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Can I Use My Batting Cage Net For Golf?

We get asked this question a lot, and the short answer to whether or not your batting cage net can be used for golf is, “No.” However, the long answer is, “Probably.” Let’s take a closer look and see how we can make this work.

First, you’ll need to know a little bit about the differences between batting cage nets and golf nets.

Batting cage nets feature a mesh size of 1-3/4 inch or 1-7/8 inch. (The mesh size refers to the size of the squares, or openings, of the net.) That size is perfect for trapping baseballs, but way too large to prevent golf balls from passing through.

For practicing your golf game, you need netting designed to trap golf balls. Golf ball netting has a mesh size of 7/8 inch.

Ok, now that I can see the difference between the two nets, there’s a simple solution, right? Can’t I just build my entire batting cage tunnel out of golf mesh? Of course you can build your entire batting cage tunnel out of golf mesh, but before you do there’s something important to consider.. The mesh size for golf is significantly smaller, so significantly more material and labor is required to build the net. This means a golf net can be approximately twice as expensive as a baseball net of the same size. Consequently, building an entire batting cage tunnel out of golf mesh can be prohibitively expensive in many cases.

Now what?

So, batting cage net mesh is too large to contain golf balls, and building the entire cage out of golf ball mesh is too expensive. What’s the answer? The simplest solution is to create a golf hitting cage that you can clip up inside your batting cage.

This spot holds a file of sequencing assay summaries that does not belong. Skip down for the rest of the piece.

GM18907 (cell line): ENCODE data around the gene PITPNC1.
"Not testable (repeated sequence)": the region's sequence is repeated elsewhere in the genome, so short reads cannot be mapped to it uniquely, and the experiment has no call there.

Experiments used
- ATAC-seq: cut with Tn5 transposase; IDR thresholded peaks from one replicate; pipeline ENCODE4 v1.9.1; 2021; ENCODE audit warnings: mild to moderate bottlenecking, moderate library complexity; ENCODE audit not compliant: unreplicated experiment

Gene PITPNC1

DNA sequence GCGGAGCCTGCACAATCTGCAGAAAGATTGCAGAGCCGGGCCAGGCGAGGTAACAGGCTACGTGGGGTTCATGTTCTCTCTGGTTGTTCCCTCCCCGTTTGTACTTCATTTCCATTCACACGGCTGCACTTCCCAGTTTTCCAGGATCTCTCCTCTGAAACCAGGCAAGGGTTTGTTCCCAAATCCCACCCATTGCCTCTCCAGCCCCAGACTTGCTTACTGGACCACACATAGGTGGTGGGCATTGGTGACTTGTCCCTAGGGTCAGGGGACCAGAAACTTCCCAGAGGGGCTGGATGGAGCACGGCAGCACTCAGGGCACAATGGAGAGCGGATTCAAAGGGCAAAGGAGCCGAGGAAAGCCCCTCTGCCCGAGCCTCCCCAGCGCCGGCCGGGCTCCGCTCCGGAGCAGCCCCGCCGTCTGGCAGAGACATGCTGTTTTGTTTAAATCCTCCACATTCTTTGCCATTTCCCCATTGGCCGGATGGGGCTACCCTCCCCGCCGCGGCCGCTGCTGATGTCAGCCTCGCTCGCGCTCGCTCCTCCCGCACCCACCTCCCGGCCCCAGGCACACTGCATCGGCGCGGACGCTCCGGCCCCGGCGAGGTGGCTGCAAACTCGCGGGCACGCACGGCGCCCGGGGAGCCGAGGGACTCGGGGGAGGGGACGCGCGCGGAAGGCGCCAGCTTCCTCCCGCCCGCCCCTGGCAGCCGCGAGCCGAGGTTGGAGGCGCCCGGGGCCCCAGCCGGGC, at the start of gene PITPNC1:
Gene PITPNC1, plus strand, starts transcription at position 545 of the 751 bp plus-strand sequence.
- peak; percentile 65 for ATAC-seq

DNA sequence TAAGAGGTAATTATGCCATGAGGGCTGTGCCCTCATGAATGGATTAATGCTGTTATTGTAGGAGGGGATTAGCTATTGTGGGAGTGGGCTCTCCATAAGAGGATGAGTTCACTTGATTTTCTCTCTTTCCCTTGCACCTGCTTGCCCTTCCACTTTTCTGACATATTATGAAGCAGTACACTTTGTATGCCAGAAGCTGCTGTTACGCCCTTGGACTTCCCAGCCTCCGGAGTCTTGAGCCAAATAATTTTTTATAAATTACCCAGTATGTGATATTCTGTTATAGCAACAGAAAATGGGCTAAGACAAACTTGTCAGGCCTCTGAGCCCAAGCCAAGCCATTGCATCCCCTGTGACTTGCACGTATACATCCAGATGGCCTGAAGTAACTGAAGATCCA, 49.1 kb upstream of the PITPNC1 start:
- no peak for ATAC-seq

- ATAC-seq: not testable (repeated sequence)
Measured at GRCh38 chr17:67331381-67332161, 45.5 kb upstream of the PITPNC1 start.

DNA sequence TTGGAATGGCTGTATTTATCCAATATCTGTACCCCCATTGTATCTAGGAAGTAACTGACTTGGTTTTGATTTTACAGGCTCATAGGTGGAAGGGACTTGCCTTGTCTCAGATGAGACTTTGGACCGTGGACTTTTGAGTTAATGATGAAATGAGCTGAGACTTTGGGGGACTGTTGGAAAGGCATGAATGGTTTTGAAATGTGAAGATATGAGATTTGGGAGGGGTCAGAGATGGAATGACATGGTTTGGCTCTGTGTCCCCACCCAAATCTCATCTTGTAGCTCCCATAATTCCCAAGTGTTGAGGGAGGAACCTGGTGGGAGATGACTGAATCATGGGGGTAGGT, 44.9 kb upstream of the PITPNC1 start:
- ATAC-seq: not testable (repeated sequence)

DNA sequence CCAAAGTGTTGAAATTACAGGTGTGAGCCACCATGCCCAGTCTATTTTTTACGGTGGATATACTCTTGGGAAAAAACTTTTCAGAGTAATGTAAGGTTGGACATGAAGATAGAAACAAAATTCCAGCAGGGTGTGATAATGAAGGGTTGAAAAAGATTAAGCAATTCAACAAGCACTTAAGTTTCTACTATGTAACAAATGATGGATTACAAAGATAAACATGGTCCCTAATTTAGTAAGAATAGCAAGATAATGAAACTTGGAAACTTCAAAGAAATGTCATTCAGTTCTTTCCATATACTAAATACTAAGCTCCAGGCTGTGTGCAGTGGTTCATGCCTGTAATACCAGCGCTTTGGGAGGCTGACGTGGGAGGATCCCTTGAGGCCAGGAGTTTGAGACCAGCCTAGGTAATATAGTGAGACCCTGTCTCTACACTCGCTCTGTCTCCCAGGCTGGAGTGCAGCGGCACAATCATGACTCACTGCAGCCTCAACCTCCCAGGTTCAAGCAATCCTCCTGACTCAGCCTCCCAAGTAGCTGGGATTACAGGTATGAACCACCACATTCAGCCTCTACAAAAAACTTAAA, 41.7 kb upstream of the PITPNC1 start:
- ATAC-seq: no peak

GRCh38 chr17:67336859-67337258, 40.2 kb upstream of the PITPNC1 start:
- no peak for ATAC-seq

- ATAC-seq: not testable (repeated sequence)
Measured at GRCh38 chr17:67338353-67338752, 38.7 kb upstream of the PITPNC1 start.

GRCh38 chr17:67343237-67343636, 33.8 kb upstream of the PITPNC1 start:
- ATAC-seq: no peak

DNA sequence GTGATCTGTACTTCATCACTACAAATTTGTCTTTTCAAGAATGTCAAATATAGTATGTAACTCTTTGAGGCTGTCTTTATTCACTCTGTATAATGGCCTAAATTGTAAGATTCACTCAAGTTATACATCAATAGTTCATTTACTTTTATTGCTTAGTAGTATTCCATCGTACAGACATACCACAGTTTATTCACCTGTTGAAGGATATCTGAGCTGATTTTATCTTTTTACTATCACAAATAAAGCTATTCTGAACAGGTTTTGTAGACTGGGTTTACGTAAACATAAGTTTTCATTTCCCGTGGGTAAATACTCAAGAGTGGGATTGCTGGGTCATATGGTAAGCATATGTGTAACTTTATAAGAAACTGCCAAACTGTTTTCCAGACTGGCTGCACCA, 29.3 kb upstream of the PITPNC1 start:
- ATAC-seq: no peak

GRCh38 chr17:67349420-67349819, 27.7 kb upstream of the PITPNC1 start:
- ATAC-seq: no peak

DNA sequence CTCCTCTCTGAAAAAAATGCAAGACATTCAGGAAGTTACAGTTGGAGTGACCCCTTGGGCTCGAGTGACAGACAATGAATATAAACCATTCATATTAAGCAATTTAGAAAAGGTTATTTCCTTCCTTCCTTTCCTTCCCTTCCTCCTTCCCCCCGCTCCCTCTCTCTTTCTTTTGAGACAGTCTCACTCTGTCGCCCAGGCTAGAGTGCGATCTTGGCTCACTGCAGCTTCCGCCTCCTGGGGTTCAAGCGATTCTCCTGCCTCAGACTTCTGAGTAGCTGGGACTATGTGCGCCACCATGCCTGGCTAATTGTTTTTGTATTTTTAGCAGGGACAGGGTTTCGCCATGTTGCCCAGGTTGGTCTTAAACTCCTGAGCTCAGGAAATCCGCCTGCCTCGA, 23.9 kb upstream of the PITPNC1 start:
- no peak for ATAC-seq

The easiest way to create a golf hitting cage is to visit our net calculator.

Select the hitting cage option and then select golf from the drop down menu.

Now, enter the dimensions of one end of your tunnel. For example, if your batting cage net is 12 ft high, enter 12 ft as your height, if the cage is 12 wide, enter 12 ft as your width and for your depth select at least 10 feet as a minimum.

There are two options for the thickness of the twine of your golf net; #18 gauge and #36 gauge. You can read more about gauge if you’d like, but basically the rule of thumb is, the higher the number, the thicker the twine, the longer the lifespan. For a golf cage that’s going to be coming into contact with baseballs as well as golf balls, we recommend #36 nylon.

You’ll also see that there are two color options. Golf nets are white, but if you’re using it in a batting cage, you’ll want a black net so that it doesn’t distract the baseball or softball hitter.

If you’re concerned about the added costs of those options, you can always take the golf net down whenever it’s not in use. However, depending on how much you’re using the net, avoiding the ongoing annoyance of having to clip up and take down the golf net may be worth the extra cost.

Be sure to attach the border rope and ceiling rib lines of the golf net to the border rope and ceiling rib lines of the batting cage net.

With a little additional investment, you can utilize your batting cage net to do double duty as a golf hitting cage.

As always, if you have any questions, please leave them in the comments below, and remember we’re here to help you practice, better.

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